Why no one wants their brain cut into pieces and preserved chemically, squishy pieces in a jar style?

They don't? I do. Well, after I'm clinically dead, preferably. And it's an actual proposed alternative tech to cryonics. I don't think people who are hedging on the pattern theory of identity to be correct in going for cryonics care much about how much the physical brain substrate gets sliced and diced during preservation, as long as the information about its structure remains reconstructible.

There are a bunch of cryonicists who are adamantly opposed to anything that messes with the biological brain staying as a single intact body though.

[LINK] Why taking ideas seriously is probably a bad thing to do

by David_Gerard 1 min read5th Jan 201343 comments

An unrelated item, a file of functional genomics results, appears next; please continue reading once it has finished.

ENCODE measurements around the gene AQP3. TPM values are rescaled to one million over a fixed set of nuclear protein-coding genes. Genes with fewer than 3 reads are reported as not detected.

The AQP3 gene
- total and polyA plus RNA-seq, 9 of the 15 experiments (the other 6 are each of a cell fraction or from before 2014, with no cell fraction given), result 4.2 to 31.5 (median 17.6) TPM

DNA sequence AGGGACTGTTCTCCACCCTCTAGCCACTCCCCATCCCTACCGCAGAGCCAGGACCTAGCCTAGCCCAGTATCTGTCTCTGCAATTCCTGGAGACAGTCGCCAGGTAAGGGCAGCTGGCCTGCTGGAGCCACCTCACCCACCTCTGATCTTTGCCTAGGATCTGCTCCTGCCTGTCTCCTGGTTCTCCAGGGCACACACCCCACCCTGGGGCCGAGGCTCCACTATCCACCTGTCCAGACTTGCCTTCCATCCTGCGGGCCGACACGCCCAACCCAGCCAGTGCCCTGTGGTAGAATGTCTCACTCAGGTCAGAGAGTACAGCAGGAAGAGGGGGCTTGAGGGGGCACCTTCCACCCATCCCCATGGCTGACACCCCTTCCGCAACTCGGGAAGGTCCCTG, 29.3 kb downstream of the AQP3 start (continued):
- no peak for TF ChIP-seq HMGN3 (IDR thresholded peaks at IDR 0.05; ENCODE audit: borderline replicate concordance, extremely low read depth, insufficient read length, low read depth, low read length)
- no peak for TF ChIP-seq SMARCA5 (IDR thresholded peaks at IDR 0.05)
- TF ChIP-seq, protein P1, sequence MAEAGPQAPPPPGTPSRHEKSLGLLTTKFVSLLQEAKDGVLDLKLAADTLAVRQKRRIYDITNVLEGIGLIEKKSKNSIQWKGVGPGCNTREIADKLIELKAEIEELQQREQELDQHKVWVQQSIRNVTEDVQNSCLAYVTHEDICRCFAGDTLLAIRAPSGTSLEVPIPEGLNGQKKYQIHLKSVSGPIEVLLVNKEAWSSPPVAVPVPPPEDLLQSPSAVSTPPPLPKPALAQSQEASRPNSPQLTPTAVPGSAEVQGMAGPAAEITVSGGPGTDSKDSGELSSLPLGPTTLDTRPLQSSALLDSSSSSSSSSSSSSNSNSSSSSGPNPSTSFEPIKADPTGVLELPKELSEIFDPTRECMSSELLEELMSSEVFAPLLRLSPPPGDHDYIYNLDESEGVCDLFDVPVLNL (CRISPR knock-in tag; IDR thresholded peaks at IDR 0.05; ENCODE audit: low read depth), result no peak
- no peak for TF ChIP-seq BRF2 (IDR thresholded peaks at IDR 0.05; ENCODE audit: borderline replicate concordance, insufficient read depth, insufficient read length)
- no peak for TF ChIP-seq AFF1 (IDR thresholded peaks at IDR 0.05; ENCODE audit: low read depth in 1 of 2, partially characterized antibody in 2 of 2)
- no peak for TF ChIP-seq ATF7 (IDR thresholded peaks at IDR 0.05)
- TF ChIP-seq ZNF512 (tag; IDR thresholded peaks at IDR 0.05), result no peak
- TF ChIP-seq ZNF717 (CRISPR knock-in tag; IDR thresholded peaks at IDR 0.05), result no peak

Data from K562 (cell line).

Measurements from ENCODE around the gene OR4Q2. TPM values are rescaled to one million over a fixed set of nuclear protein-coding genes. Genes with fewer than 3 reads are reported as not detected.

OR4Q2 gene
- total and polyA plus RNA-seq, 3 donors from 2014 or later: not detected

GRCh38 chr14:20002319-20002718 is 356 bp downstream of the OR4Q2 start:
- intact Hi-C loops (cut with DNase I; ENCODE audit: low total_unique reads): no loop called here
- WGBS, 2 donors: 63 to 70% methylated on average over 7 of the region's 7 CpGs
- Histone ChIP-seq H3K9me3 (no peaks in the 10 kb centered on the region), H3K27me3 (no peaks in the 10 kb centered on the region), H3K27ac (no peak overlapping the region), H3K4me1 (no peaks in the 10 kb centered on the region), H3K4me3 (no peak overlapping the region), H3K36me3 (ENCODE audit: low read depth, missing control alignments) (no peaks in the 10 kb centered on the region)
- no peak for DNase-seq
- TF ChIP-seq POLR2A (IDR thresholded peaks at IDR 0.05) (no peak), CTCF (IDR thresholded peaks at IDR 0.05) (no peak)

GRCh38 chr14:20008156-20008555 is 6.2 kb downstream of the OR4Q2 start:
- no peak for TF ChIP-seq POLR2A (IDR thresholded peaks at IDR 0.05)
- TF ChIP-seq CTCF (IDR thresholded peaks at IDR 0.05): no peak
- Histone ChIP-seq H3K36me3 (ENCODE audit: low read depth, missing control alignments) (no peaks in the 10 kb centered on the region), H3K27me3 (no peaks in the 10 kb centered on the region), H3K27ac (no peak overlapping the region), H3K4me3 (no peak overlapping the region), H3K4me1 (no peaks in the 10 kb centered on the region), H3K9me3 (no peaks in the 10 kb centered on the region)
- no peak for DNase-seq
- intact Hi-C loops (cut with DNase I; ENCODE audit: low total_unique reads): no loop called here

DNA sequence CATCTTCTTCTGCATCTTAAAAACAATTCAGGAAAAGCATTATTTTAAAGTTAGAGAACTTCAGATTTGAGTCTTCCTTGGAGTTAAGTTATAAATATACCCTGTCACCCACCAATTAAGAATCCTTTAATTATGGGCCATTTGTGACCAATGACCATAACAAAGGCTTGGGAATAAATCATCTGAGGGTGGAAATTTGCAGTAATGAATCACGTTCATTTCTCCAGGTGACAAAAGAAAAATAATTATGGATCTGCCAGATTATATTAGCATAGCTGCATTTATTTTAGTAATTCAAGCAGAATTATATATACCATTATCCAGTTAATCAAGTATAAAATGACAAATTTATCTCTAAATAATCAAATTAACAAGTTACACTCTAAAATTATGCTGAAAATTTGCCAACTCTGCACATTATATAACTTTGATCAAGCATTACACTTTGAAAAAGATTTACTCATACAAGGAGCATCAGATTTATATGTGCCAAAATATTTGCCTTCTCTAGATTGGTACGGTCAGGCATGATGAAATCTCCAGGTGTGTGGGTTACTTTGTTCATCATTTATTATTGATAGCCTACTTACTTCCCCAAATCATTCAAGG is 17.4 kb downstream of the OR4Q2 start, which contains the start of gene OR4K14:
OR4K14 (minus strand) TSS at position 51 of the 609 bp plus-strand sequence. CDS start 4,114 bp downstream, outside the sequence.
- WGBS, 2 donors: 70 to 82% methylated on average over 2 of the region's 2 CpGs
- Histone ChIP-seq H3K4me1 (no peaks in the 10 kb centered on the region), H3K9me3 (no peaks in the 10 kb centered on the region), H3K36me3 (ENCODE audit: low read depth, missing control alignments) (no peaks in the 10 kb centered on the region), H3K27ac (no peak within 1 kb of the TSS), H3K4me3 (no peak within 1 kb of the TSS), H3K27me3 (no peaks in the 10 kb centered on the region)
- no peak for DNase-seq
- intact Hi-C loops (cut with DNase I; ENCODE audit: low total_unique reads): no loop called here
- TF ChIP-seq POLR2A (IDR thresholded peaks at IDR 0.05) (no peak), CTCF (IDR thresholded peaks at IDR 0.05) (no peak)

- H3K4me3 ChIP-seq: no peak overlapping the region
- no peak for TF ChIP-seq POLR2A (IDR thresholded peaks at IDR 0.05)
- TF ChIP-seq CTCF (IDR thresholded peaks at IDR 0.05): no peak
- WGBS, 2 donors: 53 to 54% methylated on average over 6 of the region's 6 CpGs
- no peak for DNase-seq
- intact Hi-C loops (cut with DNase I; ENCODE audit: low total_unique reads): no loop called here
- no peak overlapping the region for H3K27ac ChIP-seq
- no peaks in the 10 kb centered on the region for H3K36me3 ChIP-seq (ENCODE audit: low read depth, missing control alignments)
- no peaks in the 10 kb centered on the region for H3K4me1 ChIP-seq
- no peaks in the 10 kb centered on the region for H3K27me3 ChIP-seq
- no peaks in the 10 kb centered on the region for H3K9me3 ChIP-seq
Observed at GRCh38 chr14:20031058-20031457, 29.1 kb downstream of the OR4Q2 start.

25


Yvain's blog: Epistemic learned helplessness.

A friend in business recently complained about his hiring pool, saying that he couldn't find people with the basic skill of believing arguments. That is, if you have a valid argument for something, then you should accept the conclusion. Even if the conclusion is unpopular, or inconvenient, or you don't like it. He told me a good portion of the point of CfAR was to either find or create people who would believe something after it had been proven to them.

And I nodded my head, because it sounded reasonable enough, and it wasn't until a few hours later that I thought about it again and went "Wait, no, that would be the worst idea ever."

I don't think I'm overselling myself too much to expect that I could argue circles around the average high school dropout. Like I mean that on almost any topic, given almost any position, I could totally demolish her and make her look like an idiot. Reduce her to some form of "Look, everything you say fits together and I can't explain why you're wrong, I just know you are!" Or, more plausibly, "Shut up I don't want to talk about this!"